As much as Hollywood might be straining to make video game movies succeed right now with adaptations of Hitman, Assassin's Creed, Warcraft and many more on the way, video games have long been striving to capture a little bit of Hollywood magic. The Call of Duty series in particular has long been trying to recreate the feel of a Hollywood action movie by hiring screenwriters like David S. Goyer and Paul Haggis and filling the casts with big names like Idris Elba, Sam Worthington and Gary Oldman.
Sledgehammer Games' upcoming title Call of Duty: Advanced Warfare will feature voice acting celebrity Troy Baker (whose voice has also been featured in several other Call of Duty games) as solo protagonist Private Jack Mitchell, who is recruited into the private military organization Atlas and pays a heavy price in the line of duty. Atlas is run by the power-hungry Jonathan Irons, who is played by Call of Duty: Advanced Warfare's Hollywood actor du jour, Kevin Spacey.
The Call of Duty franchise has been the target of criticism for some time now, with both gamers and critics complaining that the annual release schedule has caused the series to stagnate. Speaking in an interview with VentureBeat, Sledgehammer co-founder Glen Schofield described Call of Duty: Advanced Warfare as "a new intellectual property" within the franchise, and Michael Condrey explained that it's actually far more ambitious than any Hollywood action movie.
"With three years and a new engine and a new generation of hardware and a new brand, you’ll see this is not the same old Call of Duty. We had the people, the resources, and the time. This has the scale and the scope of the equivalent of four Hollywood movies in it. It has hundreds of hours of multiplayer gameplay. It has full cooperative mode. It takes an army of industry vets to create this kind of content."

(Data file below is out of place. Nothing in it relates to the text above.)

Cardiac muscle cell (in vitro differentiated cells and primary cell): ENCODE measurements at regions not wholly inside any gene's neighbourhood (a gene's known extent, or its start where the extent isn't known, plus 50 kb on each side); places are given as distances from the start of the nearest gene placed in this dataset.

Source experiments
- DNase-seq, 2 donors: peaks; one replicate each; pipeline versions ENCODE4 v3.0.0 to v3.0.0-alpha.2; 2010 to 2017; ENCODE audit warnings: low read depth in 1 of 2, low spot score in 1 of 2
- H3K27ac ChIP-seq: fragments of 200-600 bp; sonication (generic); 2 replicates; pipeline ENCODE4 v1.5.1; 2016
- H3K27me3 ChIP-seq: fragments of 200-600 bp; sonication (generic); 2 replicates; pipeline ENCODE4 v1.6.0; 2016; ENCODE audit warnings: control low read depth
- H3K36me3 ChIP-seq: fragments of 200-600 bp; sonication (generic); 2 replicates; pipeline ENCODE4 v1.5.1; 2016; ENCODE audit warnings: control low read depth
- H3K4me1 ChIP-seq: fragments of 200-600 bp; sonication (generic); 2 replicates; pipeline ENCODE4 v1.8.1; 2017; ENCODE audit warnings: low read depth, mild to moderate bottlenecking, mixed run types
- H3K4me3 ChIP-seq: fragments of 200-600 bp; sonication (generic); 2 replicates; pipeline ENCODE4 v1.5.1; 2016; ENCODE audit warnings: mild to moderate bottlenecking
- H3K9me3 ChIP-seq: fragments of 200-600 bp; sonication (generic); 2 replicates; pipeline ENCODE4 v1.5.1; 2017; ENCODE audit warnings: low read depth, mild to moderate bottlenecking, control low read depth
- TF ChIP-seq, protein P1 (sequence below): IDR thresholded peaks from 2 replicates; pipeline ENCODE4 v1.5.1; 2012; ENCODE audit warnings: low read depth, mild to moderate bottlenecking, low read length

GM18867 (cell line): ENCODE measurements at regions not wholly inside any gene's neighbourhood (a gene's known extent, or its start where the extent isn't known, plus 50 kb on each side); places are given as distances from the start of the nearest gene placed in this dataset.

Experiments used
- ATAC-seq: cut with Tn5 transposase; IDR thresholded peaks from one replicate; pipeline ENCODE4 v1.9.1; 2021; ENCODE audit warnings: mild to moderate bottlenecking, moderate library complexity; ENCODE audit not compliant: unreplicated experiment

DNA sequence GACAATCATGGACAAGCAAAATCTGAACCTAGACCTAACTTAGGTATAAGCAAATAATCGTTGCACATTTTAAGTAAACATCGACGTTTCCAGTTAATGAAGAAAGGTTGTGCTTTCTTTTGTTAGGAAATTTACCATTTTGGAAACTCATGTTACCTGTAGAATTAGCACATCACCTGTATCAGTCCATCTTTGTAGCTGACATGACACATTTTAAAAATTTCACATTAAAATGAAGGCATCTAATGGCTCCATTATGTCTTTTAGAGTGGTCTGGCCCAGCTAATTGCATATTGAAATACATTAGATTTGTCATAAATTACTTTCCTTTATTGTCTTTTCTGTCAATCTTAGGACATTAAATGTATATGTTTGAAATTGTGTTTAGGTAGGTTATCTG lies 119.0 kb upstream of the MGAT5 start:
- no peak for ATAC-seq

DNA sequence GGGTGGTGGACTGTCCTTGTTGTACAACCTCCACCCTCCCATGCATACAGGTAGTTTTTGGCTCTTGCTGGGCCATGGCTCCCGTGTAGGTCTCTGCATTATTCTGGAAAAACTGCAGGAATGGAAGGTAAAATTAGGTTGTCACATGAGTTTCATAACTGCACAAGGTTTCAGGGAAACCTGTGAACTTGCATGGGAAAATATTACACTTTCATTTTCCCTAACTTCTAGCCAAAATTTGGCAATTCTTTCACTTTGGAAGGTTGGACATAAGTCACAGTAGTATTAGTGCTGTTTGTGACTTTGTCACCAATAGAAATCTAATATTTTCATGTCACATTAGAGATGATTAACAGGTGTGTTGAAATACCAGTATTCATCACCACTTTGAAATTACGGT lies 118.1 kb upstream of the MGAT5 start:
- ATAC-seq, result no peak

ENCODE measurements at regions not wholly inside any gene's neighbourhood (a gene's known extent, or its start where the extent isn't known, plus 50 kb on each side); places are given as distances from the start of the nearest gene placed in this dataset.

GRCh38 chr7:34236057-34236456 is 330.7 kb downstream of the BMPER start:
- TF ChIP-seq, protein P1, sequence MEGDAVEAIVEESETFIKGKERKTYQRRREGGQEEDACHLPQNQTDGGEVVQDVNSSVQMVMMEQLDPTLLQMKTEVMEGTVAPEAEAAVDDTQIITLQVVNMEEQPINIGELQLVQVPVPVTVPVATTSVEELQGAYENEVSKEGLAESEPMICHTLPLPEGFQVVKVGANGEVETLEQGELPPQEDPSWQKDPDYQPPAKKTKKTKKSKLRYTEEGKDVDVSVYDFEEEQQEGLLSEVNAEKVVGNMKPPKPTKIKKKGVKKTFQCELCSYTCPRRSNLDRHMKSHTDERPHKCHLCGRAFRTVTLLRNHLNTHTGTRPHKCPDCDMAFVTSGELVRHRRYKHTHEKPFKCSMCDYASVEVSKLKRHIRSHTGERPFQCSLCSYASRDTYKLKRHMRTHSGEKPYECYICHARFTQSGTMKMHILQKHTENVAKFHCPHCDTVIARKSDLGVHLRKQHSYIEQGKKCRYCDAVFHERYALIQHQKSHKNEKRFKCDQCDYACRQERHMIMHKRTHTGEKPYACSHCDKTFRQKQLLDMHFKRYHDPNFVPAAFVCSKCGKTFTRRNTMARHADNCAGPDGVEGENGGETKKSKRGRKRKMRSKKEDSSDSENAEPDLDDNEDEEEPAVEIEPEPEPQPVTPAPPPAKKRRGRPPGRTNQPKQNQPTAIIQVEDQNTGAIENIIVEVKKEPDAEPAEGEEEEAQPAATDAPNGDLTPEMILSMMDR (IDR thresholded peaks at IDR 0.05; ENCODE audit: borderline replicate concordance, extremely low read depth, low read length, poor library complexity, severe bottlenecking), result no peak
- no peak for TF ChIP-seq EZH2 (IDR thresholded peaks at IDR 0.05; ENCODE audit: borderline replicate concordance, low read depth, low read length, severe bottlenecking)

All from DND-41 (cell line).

Schofield and Condrey have previously boasted that Call of Duty: Advanced Warfare's story took two and a half years to write. It starts with (naturally) a terrorist attack that cripples nations worldwide and forces them to lean on Atlas for military support. As the recently released story trailer revealed, Atlas' international status means that Irons considers it to be outside the control of the American government - or any government, for that matter.
In the interview, Condrey said that movies like Black Hawk Down and narrative-driven games like The Last of Us were big inspirations for Call of Duty: Advanced Warfare, but Schofield added that the story isn't all about shooting people and causing big explosions.
"It’s not just a military story. It’s about friendship and working together with the guy in the fox hole. It’s personal stuff. Emotional times. It’s about life, family, pain, and loss. We made sure we didn’t have a nation-state as the enemy. Is it going to be China? Is it going to be North Korea? Who’s going to be fighting us? Ripped from the headlines, we saw the growth of the private military corporations in Iraq and Afghanistan. You play one guy through the game, Private Mitchell. He becomes a hardened veteran."
Schofield also repeated the now-familiar description of Mitchell as "an everyday guy," but fleshed him out a little more by saying that he is a patriot when he first signs up for the military. Of course, that might change on his road from new recruit to hardened veteran.
Call of Duty: Advanced Warfare releases November 4, 2014 for PC, PS3, PS4, Xbox 360, and Xbox One.